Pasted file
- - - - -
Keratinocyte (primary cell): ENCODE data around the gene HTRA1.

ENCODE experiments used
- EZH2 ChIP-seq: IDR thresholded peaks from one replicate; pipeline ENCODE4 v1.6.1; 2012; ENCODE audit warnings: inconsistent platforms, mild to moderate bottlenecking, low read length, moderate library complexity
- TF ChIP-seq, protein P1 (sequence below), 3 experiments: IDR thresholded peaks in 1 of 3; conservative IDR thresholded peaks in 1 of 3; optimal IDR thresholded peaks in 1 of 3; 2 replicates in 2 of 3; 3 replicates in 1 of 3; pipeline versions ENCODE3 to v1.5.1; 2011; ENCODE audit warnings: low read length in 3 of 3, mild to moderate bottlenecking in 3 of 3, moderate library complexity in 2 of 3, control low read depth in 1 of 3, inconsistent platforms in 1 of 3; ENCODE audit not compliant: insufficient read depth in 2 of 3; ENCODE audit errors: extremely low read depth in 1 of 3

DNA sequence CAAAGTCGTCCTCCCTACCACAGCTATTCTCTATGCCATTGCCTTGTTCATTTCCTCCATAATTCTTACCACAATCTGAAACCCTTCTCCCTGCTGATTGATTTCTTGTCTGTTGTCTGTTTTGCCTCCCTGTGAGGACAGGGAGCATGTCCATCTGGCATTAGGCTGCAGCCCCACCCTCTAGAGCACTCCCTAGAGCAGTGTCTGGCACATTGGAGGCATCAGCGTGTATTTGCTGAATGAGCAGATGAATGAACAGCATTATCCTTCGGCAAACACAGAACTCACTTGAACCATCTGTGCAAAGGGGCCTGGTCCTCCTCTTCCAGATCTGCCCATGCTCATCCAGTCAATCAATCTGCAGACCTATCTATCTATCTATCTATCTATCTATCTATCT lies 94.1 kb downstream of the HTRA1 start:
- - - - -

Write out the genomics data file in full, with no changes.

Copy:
Keratinocyte (primary cell): ENCODE data around the gene HTRA1.

ENCODE experiments used
- EZH2 ChIP-seq: IDR thresholded peaks from one replicate; pipeline ENCODE4 v1.6.1; 2012; ENCODE audit warnings: inconsistent platforms, mild to moderate bottlenecking, low read length, moderate library complexity
- TF ChIP-seq, protein P1 (sequence below), 3 experiments: IDR thresholded peaks in 1 of 3; conservative IDR thresholded peaks in 1 of 3; optimal IDR thresholded peaks in 1 of 3; 2 replicates in 2 of 3; 3 replicates in 1 of 3; pipeline versions ENCODE3 to v1.5.1; 2011; ENCODE audit warnings: low read length in 3 of 3, mild to moderate bottlenecking in 3 of 3, moderate library complexity in 2 of 3, control low read depth in 1 of 3, inconsistent platforms in 1 of 3; ENCODE audit not compliant: insufficient read depth in 2 of 3; ENCODE audit errors: extremely low read depth in 1 of 3

DNA sequence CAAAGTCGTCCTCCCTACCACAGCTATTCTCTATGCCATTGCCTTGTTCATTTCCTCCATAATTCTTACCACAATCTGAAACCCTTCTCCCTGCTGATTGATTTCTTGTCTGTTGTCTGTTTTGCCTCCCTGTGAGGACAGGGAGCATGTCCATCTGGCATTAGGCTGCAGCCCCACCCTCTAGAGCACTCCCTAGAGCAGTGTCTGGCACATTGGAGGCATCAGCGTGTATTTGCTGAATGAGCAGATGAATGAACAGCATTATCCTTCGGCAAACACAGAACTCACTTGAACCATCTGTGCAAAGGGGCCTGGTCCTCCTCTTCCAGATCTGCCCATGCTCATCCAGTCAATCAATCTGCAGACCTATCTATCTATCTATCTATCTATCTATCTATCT lies 94.1 kb downstream of the HTRA1 start: